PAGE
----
In part 2, chapters such as “Poverty and Precarity” offer reflections on such topics as the working poor, the racial and ethnic discrimination underlying poverty, the conditions of poverty, and Christian voluntary poverty. Many Americans were enjoying postwar economic prosperity, but Day exposes the poverty so easily hidden from the experience of large numbers of suburbanized Americans. Part 3 features the ideas of especially influential Catholic Workers. Maurin’s personalism advocates individual responsibility for social ills. Ammon Hennacy, a lifelong opponent of war, uses voluntary poverty, manual labor, nonpayment of taxes, picketing, leafleting, and fasting as spiritual tools to resist nuclear weapons and war. The unadulterated gospel lived and preached by courageous priest advisors involves their personal challenges to luxury and social conservatism in the Church hierarchy. Although Day did not deliberately intend to bend gender roles, the work of the Catholic Worker required male and female volunteers to meet the responsibilities of Christian love. Women might write, edit, publish, and mail the paper. Men might tend to household tasks and meet the basic needs of guests in the hospices or on the food line.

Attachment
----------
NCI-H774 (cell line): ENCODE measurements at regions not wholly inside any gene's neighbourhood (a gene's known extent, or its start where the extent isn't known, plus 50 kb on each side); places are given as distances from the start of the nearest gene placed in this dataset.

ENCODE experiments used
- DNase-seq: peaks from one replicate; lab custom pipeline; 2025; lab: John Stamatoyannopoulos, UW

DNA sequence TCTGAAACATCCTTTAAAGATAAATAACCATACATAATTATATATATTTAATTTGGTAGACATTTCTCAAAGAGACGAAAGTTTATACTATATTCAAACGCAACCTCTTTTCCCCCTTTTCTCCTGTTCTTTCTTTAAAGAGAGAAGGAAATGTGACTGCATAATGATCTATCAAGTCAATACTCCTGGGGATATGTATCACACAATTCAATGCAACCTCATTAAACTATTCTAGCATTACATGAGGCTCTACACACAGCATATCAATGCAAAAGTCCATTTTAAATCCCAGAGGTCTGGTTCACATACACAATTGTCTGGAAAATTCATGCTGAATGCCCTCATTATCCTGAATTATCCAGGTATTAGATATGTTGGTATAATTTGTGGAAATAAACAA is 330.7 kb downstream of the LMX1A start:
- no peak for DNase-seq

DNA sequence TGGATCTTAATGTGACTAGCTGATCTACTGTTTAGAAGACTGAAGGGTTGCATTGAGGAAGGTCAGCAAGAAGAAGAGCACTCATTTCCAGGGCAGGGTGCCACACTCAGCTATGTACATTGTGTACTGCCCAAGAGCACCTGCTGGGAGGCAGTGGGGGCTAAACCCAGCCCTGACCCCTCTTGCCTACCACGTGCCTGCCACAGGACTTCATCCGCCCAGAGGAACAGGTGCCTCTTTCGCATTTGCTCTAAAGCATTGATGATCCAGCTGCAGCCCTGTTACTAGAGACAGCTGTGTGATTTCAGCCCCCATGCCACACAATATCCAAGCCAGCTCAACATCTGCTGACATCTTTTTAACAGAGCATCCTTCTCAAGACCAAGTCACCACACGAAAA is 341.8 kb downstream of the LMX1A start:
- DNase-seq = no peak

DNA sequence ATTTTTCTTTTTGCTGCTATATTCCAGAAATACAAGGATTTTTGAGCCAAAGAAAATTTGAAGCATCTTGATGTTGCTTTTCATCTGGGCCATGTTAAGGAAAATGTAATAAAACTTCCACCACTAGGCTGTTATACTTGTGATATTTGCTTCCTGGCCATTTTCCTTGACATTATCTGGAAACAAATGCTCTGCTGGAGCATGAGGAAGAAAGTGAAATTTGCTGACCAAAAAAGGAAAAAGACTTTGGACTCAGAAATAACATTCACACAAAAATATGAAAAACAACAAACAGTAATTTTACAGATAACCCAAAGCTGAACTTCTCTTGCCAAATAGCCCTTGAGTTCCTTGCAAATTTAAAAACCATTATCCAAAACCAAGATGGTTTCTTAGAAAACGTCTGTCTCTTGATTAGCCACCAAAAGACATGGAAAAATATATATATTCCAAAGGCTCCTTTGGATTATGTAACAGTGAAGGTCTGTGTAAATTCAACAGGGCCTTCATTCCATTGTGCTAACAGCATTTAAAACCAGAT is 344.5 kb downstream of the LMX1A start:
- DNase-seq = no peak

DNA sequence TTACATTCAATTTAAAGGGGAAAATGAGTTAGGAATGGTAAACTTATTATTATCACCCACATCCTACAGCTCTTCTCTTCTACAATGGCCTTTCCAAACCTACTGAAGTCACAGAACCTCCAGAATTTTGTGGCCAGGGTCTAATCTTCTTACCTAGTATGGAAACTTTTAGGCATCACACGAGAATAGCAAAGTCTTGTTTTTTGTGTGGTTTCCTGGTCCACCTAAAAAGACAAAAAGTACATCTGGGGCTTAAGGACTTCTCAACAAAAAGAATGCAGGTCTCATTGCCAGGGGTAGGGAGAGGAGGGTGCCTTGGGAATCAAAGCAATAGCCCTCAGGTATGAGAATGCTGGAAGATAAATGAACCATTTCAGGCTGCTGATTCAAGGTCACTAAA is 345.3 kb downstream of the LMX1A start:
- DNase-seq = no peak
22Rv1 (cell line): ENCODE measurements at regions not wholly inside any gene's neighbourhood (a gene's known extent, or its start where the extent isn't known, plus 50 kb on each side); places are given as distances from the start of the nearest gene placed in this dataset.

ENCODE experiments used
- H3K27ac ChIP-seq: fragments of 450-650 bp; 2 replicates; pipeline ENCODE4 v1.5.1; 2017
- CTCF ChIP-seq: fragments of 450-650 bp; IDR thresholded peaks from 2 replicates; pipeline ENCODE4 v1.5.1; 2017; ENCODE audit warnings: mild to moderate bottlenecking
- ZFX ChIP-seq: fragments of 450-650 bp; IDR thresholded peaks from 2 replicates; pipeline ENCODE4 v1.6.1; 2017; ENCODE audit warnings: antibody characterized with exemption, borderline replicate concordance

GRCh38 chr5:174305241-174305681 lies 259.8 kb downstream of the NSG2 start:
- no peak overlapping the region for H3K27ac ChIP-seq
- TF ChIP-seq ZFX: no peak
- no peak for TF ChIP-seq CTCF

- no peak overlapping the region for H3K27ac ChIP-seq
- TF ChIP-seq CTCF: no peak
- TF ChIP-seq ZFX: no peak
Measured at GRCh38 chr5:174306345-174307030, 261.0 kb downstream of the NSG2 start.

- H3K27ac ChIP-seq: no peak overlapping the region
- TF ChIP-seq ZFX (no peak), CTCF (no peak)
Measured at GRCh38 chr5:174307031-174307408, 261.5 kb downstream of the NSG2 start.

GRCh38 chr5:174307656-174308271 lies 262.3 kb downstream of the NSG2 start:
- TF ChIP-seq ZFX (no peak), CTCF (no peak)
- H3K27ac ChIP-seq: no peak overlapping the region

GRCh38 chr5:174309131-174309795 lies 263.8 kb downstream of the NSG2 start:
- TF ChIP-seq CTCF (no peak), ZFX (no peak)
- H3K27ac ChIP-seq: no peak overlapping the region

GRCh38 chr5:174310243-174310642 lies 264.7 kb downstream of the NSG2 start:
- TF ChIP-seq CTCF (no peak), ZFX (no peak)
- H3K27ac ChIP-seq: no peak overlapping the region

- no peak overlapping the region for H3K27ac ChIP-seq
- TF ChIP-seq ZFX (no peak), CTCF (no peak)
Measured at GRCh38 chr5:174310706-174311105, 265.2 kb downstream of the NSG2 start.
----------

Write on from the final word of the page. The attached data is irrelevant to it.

In part 4 Day writes of some defining events among those whose paths cross hers at the Catholic Worker. She explains how it was possible to find dignity in guests even as they battled poverty, addiction, homelessness, and mental disorders. Day, who had committed civil disobedience against mandatory air raid drills and therefore had experienced incarceration, criticizes its degrading conditions.

Day’s honest yet affectionate portrayal of guests and volunteers provides convincing examples of her spiritual practices in living the gospel of love. Without resorting to didacticism, Day promotes her message of radical transformation of self by example. She models continuing personal conversion and shows how society could be transformed through nonviolent direct action rooted in love and nourished by prayer and reception of the Eucharist.

In a powerful concluding section, “Love in Practice,” Day explains the radical Christian spirituality underpinning the movement’s sometimes controversial positions. She once rejected interest paid on money owed the movement as unearned by work and therefore unjust, and she returned an interest payment to puzzled city authorities. To public health officials who regarded the farming commune as a slum awaiting improvement or eradication, Day spoke of the freedom to invite a guest in need into one’s home. Dedicated to living a communal life of voluntary poverty with the poor and working for a nonviolent revolution of the heart to challenge the social, economic, and political status quo, Day agrees with Teresa of Ávila’s wry observation that life is like a night spent at an uncomfortable inn. Reliance on direct action, prayer, and the sacraments help meet every need.